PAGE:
Ample humor and spot-on character descriptions create a fun read about the summer four high schoolers decide to become superheroes.
It’s summer, in 1967, and Brad Jones ends his junior year of high school with nothing to do until September. Brad’s a good kid, the only child of an aircraft mechanic and a housewife in an Atlanta suburb. He’s clumsy around girls but has a few good buddies who share his love of superheroes—Batman, Superman, and Spiderman. Combine that with summer boredom, too little common sense, and overactive imaginations, and Brad’s summer turns out to be one for the books after the guys decide to suit up and fight crime.
Readers get their money’s worth with The Hero Experience, beginning with Bruce Cook’s spot-on descriptions of a teenager’s life in the era before cell phones, MTV, and social media. Cook does his best work with characters. Young Brad’s a sympathetic protagonist, especially believable in interactions with teachers, friends, parents, and girls—and the parents of those girls. Cook does no less well with Brad’s friends: Carl, the son of an airline pilot; Stan, who is all freckles and fun; and Doug, a morose, glass-half-empty type.
The quartet takes on crime fighting as a lark, donning superhero garb and appearing at crime scenes. With masks and bows-and-arrows, the name “The Bowmen” becomes a natural choice. Here again, especially in the initial stages, Cook’s convincing. The pluck and luck involved are novel-worthy, and Cook’s knowledge of his setting’s time and place add veracity, but as the teens’ crime-fighting adventures grow more intense and violent, character evolution is stretched to the edge of the creditable, and the escapades and escapes are less probable rather than entirely possible.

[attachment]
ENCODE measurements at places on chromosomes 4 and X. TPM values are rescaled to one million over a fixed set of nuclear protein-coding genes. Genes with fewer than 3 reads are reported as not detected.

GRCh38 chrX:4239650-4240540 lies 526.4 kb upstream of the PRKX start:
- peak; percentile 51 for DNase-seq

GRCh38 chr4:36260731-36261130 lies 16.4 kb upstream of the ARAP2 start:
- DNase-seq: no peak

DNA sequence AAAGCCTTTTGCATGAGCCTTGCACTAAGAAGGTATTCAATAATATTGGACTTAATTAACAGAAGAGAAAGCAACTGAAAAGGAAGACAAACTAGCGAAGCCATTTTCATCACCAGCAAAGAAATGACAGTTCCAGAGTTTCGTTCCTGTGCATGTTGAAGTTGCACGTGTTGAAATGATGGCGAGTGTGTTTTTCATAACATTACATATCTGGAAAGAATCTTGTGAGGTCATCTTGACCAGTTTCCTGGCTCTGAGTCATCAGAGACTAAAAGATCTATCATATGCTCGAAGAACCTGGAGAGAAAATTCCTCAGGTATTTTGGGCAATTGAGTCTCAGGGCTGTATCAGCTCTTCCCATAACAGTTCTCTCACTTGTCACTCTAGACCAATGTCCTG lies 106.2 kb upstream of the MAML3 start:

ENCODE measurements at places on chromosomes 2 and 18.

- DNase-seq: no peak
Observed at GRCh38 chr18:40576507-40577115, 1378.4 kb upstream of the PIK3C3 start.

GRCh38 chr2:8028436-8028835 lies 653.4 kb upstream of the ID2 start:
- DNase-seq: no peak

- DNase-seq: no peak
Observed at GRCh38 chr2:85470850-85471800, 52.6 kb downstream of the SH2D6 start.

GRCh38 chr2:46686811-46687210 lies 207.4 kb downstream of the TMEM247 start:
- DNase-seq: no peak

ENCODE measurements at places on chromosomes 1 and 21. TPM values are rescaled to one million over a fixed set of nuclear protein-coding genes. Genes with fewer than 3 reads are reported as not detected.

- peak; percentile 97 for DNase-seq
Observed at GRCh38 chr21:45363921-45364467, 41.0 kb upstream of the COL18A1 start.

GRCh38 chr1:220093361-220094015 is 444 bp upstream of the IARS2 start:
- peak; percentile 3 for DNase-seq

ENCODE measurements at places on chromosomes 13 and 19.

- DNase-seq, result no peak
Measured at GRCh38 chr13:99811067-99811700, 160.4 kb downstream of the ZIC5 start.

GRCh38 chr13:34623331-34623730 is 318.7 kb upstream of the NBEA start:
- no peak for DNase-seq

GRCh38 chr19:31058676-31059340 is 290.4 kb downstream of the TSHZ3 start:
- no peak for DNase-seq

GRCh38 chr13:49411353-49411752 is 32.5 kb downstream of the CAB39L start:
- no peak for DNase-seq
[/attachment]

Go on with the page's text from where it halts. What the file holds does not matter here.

With its narrative restricted to two threads—summer fun and girls—the novel seems heavy on setup. Judicious pruning could trim a hundred pages. The problem isn’t repetition but rather over-development. An example is an eight-page description of a schoolyard fight at the book’s opening. It sets the scene and provides character insight, but it also unnecessarily increases the page count, as do other similar peripheral anecdotes.
The cover design is abstract and rather plain, given the action-filled story, and there are a few minor spelling errors and grammatical mistakes. There’s ample, PG-rated humor, but in the early chapters, Cook indulges in funny one-liners on every page (“but it proved beyond all doubt that Clayton Denault had more balls than a pool table”) delivered at a pace that makes them too distracting.
Cook has mastered the clumsiness of teenage romance. Brad is tongue-tied, self-conscious, and awkward with girls, but as he begins to date, Brad grows, learning that girls face social interaction with the same fragile egos as boys.
The Hero Experience offers a fun read for nostalgic baby boomers and is a relatable coming-of-age story for younger readers.
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